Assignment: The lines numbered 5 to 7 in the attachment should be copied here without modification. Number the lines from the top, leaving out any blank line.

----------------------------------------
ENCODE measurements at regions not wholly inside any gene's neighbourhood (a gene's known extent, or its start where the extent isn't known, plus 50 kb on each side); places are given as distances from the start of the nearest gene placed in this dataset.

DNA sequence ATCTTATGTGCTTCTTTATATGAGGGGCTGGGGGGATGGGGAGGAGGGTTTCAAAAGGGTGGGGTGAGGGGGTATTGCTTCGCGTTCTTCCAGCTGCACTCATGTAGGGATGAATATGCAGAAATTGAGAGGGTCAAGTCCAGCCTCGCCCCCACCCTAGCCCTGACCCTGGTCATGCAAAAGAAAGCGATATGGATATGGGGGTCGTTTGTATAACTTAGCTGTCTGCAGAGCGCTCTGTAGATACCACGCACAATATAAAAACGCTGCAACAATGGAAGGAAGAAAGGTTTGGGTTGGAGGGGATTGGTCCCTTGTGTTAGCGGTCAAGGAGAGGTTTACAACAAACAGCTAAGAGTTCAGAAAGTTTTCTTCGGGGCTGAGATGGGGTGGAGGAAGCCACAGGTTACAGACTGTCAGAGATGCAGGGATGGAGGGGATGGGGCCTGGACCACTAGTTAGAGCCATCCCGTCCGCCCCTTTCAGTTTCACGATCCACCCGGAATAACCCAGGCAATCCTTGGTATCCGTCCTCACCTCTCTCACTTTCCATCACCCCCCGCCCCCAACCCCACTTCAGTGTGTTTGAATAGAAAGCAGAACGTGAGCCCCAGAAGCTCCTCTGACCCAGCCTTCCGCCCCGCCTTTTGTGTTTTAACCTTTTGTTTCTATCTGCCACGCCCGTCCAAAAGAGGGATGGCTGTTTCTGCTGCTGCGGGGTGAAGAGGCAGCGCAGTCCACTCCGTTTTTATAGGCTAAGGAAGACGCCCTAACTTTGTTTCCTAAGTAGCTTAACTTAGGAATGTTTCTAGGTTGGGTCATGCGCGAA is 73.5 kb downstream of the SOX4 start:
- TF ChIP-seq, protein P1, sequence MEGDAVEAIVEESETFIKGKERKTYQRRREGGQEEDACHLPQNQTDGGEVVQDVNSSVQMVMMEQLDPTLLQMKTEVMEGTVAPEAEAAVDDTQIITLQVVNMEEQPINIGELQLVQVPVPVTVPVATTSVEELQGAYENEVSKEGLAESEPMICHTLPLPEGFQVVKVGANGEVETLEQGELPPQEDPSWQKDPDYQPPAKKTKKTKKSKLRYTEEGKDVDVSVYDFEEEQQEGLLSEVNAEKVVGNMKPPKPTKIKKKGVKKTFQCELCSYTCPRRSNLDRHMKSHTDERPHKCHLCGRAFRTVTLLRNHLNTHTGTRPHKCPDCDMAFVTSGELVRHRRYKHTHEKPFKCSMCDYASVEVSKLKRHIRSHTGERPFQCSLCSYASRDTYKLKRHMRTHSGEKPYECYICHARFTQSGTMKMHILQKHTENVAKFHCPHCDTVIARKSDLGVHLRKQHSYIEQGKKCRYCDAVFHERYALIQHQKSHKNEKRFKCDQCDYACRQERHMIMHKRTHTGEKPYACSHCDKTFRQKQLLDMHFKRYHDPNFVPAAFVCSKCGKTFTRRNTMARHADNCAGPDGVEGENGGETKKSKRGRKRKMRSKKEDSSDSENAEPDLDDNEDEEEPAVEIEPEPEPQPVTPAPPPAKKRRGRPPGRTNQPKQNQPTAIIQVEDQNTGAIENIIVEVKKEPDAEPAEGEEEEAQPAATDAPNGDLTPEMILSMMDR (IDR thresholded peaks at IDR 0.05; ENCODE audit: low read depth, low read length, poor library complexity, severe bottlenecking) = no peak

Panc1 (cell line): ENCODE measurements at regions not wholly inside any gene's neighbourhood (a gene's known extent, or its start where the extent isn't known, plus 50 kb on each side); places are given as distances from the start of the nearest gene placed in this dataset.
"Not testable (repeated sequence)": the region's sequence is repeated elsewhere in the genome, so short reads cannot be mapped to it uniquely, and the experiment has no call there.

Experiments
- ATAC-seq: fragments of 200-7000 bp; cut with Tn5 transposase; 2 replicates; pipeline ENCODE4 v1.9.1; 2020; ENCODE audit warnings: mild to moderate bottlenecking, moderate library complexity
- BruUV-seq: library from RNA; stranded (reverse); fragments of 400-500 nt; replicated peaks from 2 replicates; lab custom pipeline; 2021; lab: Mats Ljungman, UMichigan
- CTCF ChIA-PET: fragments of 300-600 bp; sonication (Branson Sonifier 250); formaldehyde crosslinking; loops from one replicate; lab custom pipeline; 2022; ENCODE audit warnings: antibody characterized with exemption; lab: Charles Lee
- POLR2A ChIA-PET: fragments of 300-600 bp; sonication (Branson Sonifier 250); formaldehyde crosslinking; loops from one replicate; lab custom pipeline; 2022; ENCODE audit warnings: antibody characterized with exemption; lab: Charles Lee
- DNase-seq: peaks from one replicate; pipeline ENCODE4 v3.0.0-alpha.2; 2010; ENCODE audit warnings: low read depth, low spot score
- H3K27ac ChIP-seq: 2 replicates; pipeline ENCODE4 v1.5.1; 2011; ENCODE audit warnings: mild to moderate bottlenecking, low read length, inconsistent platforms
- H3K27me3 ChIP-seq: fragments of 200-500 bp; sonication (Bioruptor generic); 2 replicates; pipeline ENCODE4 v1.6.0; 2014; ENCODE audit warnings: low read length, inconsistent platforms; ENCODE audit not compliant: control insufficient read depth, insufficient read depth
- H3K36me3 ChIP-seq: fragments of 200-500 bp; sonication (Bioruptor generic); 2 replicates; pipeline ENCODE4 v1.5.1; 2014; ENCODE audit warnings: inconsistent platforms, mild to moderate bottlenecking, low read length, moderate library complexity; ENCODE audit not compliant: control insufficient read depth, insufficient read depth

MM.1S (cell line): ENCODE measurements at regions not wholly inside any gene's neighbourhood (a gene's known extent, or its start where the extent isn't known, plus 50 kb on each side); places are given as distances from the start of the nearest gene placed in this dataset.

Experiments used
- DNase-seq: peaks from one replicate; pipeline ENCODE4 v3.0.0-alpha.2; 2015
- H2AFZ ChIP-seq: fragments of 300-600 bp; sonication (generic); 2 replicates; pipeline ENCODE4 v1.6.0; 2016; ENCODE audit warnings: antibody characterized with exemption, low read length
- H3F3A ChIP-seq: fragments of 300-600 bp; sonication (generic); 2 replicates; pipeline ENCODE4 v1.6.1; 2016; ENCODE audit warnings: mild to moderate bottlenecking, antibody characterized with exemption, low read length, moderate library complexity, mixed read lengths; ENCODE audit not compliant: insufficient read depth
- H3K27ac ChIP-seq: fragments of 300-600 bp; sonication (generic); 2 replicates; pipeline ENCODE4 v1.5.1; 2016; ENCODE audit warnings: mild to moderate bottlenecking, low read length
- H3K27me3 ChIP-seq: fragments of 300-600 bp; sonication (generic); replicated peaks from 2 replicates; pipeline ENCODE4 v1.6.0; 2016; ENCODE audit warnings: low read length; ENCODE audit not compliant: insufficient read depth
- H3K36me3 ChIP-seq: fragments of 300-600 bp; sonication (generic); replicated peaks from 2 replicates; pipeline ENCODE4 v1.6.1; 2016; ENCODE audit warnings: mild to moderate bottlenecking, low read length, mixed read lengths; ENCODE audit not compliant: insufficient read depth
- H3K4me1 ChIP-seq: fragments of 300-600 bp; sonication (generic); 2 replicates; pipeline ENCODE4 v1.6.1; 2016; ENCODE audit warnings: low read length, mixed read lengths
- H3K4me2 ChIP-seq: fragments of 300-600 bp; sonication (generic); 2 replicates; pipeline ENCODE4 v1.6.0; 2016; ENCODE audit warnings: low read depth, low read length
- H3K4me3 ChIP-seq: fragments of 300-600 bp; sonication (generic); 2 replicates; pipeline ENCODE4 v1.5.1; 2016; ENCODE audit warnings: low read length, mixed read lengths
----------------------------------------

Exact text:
"Not testable (repeated sequence)": the region's sequence is repeated elsewhere in the genome, so short reads cannot be mapped to it uniquely, and the experiment has no call there.

Experiments
- ATAC-seq: fragments of 200-7000 bp; cut with Tn5 transposase; 2 replicates; pipeline ENCODE4 v1.9.1; 2020; ENCODE audit warnings: mild to moderate bottlenecking, moderate library complexity